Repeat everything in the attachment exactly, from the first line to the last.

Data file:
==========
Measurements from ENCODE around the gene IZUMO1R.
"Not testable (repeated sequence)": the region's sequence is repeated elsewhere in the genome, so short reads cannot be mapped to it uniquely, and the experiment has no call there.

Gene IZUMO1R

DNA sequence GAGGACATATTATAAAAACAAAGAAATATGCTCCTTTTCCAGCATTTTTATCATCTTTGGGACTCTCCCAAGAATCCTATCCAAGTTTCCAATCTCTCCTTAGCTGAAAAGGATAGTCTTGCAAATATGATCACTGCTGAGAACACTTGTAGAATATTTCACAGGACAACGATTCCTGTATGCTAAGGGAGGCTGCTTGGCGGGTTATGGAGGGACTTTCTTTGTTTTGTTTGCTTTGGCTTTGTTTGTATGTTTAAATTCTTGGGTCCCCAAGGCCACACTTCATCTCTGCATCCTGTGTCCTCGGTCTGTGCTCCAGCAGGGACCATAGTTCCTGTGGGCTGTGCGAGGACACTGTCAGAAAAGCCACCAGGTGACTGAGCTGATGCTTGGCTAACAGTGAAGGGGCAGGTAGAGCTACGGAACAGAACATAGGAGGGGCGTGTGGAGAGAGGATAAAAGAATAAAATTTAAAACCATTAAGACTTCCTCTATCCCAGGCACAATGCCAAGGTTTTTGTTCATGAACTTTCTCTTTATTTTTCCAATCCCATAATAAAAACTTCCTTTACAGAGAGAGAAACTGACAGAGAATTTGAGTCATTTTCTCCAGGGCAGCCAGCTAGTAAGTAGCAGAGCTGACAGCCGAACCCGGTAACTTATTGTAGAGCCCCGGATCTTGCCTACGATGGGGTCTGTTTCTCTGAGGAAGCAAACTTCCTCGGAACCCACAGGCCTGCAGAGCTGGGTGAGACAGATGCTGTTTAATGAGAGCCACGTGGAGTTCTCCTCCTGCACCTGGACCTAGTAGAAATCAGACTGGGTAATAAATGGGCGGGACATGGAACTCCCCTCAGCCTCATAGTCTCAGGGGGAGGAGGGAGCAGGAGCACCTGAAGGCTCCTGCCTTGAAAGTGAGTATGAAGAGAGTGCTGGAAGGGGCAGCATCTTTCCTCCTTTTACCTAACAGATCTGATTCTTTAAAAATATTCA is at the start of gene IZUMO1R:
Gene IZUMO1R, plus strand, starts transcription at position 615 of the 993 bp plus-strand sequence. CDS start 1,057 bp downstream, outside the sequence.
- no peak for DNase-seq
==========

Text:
Measurements from ENCODE around the gene IZUMO1R.
"Not testable (repeated sequence)": the region's sequence is repeated elsewhere in the genome, so short reads cannot be mapped to it uniquely, and the experiment has no call there.

Gene IZUMO1R

DNA sequence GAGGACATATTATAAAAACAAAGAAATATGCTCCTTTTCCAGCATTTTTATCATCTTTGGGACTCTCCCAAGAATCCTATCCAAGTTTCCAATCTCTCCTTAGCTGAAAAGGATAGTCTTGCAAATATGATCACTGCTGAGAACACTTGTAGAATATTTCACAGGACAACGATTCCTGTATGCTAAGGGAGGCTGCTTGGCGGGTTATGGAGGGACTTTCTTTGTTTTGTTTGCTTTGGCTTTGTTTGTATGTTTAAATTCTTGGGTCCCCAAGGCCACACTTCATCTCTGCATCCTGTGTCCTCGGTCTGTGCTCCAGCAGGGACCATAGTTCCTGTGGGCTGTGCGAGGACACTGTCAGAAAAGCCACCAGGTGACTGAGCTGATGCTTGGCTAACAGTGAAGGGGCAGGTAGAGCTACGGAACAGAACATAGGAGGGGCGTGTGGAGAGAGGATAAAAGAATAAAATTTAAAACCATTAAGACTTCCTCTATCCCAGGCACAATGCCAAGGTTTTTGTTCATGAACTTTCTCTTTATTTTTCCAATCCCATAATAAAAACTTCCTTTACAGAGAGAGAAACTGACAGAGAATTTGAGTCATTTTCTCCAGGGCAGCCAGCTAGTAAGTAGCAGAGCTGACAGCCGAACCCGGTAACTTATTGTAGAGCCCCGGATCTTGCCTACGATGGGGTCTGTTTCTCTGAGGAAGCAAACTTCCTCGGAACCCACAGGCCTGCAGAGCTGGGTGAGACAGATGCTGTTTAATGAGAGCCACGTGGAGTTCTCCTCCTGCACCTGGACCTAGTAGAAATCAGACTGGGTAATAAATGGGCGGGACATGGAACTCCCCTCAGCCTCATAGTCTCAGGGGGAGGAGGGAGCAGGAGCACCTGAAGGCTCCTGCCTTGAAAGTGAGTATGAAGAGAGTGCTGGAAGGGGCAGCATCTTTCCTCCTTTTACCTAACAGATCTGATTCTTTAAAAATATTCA is at the start of gene IZUMO1R:
Gene IZUMO1R, plus strand, starts transcription at position 615 of the 993 bp plus-strand sequence. CDS start 1,057 bp downstream, outside the sequence.
- no peak for DNase-seq